There is no justice without God, without the Last Judgment. If there were not Judgment (no ultimate Judge) then there would be no rights nor corresponding duties because there would be no permanent guarantee, no truth, and ultimately, no right and wrong. The Judgment is necessary for the defence of reason and freedom which are based in the pursuit of what is good (for man). The very hope that all will be set aright comes from the Ultimate Divine reality. Every idea of goodness is founded in God, in Christ. Thus, "To protest against God in the name of justice is not helpful. A world without God is a world without hope. Only God can create justice. And faith gives us the certainty that he does so. The image of the Last Judgement is not primarily an image of terror, but an image of hope; for us it may even be the decisive image of hope. Is it not also a frightening image? I would say: it is an image that evokes responsibility...God is justice and creates justice. This is our consolation and our hope. And in his justice there is also grace. This we know by turning our gaze to the crucified and risen Christ. Both these things--justice and grace--must be seen in their correct inner relationship. Grace does not cancel out justice. It does not make wrong into right the fire which both burns and saves...It is a blessed pain, in which the holy power of his love sears throug us like a flame, enabling us to become totally ourselves and thus totally of God. In this way the inter-relation between justice and grace also becomes clear: the way we live our lives is not immaterial, but our defilement does not stain us for ever if we have at least continuted to reach out towards Christ, towards truth and towards love...grace allows us all to hope, and to go trustfully to meet the Judge whom we know as our 'advocate', or parakletos"(cf. 1Jn 2:1). 47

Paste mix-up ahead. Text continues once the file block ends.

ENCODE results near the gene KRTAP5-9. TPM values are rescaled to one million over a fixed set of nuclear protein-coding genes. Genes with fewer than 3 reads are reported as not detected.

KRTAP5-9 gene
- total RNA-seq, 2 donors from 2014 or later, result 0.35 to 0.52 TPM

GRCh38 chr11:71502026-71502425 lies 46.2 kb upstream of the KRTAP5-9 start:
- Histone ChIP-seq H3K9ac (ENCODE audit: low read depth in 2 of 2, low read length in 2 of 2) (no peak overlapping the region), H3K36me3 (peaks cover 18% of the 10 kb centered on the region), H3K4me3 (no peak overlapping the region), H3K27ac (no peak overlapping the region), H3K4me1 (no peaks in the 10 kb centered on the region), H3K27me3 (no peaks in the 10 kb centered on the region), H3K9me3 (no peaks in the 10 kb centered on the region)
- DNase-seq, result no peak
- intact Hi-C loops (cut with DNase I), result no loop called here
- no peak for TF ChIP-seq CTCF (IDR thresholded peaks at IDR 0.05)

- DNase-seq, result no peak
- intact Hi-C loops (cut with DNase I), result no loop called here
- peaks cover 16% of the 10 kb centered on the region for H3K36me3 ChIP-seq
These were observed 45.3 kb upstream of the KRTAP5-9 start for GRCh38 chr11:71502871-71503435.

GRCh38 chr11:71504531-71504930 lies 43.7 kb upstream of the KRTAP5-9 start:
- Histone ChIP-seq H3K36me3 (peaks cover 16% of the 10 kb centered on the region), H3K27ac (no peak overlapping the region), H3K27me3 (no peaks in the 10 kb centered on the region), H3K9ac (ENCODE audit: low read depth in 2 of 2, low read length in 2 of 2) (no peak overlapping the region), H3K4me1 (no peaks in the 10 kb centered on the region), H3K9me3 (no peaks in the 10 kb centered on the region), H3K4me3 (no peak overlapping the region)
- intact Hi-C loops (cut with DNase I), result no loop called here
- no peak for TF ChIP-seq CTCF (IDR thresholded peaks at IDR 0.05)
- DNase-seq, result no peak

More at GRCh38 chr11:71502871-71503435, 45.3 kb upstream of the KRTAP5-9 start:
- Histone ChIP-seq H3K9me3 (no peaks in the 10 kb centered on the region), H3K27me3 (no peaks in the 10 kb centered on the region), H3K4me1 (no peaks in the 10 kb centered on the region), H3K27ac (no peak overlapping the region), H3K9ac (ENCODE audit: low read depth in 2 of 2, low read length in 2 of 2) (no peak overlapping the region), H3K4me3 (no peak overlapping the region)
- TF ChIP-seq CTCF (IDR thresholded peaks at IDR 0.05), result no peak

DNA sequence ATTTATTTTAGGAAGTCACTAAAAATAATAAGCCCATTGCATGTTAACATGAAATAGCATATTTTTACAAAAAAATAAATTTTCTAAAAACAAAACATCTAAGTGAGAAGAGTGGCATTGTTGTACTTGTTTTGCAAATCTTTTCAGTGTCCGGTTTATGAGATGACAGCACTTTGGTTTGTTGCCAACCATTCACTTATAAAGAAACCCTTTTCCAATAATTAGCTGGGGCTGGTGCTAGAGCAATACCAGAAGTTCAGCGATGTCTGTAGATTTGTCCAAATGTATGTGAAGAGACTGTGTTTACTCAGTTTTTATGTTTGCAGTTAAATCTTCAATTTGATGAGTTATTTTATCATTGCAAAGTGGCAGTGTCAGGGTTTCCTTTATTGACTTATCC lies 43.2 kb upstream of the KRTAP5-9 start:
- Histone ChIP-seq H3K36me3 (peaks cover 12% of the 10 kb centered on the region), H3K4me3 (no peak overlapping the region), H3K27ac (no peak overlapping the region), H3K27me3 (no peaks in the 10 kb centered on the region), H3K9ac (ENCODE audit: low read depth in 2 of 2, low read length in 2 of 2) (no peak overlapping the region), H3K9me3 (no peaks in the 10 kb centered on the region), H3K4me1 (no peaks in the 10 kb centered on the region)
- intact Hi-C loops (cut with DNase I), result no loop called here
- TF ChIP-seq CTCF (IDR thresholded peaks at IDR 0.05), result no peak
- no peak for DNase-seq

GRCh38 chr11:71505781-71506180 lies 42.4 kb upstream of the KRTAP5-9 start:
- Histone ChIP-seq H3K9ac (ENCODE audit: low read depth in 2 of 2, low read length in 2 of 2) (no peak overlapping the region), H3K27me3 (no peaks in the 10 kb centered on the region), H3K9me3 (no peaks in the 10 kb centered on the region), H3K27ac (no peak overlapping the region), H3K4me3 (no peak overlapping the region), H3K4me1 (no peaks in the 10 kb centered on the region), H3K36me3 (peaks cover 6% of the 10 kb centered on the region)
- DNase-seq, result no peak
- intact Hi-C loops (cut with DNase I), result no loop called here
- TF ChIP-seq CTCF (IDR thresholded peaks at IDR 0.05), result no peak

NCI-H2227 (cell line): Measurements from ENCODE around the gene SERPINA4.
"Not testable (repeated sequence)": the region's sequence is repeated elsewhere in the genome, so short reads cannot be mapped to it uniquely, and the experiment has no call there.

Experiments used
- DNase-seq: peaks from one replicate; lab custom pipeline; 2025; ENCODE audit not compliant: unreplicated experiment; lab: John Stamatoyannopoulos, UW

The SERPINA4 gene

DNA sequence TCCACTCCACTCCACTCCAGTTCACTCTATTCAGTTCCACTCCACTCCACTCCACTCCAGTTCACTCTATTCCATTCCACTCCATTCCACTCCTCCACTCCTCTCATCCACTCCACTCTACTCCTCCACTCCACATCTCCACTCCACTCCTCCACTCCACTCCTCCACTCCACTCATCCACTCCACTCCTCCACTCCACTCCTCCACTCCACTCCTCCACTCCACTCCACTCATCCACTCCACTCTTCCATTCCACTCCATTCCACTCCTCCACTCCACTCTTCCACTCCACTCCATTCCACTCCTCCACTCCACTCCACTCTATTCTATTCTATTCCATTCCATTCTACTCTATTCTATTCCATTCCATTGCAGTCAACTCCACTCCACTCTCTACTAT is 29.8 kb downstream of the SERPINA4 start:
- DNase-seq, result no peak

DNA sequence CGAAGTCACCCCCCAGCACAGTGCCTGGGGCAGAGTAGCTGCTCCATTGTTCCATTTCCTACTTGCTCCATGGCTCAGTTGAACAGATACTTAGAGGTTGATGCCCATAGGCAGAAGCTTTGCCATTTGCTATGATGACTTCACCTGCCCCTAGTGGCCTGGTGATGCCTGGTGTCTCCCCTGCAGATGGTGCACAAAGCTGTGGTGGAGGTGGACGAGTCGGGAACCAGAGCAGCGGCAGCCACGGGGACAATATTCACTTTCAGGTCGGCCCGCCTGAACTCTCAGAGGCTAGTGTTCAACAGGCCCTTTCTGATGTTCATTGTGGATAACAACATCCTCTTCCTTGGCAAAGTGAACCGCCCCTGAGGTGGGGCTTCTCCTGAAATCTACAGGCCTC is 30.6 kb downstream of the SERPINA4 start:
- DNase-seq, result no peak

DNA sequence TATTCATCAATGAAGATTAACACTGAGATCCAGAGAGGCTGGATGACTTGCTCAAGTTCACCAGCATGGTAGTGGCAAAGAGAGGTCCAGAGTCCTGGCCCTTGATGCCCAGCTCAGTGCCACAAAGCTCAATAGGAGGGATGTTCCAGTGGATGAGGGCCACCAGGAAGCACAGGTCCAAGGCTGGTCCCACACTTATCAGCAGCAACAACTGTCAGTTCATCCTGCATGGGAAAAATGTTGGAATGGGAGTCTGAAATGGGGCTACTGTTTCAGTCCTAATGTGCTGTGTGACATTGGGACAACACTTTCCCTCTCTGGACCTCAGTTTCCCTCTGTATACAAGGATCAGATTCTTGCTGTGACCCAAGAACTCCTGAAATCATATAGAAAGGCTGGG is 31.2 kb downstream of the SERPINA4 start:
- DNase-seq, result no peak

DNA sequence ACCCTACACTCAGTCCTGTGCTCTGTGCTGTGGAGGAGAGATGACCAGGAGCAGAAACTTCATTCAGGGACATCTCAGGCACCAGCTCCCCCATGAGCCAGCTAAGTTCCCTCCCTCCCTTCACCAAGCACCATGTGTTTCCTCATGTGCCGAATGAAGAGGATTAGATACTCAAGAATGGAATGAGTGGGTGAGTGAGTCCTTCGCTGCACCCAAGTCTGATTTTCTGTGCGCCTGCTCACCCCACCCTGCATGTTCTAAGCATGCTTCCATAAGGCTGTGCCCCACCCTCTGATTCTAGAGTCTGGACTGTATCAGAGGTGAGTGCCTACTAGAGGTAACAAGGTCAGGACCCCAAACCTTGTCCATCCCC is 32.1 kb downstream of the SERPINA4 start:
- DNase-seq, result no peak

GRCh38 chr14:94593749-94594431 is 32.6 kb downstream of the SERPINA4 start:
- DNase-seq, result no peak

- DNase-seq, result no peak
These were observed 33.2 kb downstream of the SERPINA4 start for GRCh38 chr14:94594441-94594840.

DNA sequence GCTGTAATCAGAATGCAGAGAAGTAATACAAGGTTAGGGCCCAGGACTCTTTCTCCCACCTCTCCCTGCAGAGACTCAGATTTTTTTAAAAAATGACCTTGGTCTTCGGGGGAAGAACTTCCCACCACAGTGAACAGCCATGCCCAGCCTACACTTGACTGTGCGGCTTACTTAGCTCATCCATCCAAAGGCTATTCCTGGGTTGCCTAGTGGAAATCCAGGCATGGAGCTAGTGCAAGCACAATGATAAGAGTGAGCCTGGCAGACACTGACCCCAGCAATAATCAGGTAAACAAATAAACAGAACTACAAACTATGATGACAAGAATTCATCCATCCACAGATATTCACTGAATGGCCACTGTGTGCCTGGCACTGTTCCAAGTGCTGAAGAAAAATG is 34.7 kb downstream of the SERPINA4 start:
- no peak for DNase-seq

4) Pope Benedict answers the attempts at artificial "redemption" that modern man too needs God in Jesus Christ to enable him to properly use his freedom and to humbly use reason under His wisdom. Structures in every time and place, according to the particular needs, are necessary to assist in educating man, every man in the proper use of his freedom: for goodness and truth, but with the assistance of the wisdom and law of God. "...[T]echnical progress [must be] matched by corresponding progress in man's ethical formation, in man's inner growth..." (cf. Eph 3:16; 2 Cor 4:16) [in order to be real progress]. 22 Yes indeed, reason is God's great gift to man, and the victory of reason over unreason is also a goal of Christian life. But when does reason truly triumph? When it is detached from God? When it has become blind to God? Is the reason behind action and capacity for action the whole of reason? If progress, in order to be progress, needs moral growth on the part of humanity, then the reason behind action and capacity for action is likewise urgently in need of integration through reason's openness to the saving forces of faith, to the differentiation between good and evil. Only thus does reason become truly human. It becomes human only if it is capable of directing the will along the right path, and it is capable of this only if it looks beyond itself. Otherwise, man's situation, in view of the imbalance between his material capacity and the lack of judgment in his heart, becomes a threat for him and for creation. Thus where freeedom is concerned, we must remeber that juman freedom always requires a convergence of various freedoms. Yet this convergence cannot succeed unless it is determined by a common intrinsic criterion of measurement, which is the foundation and goal of our freedom. Let us put it very simply: man needs God, otherwise he remains without hope. Given the developments of the modern age, the quotation from Saint Paul with which I began (Eph 2:12) proves to be thoroughly realistic and plainly true. There is no doubt, therefore, that a 'Kingdom of God' accomplished without God--a kingdom therefore of man alone--inevitably ends up as the 'perverse end' of all things as described by Kant (19): we have seen it, and we see it over and over again. Yet neither is there any doubt that God truly enters into human affairs only when, rather than being present merely in our thinking, he himself comes towards us and speaks to us. Reason therefore needs faith if it is to be completely itself: reason and faith need one another in order to fulfill their true nature and mission." 23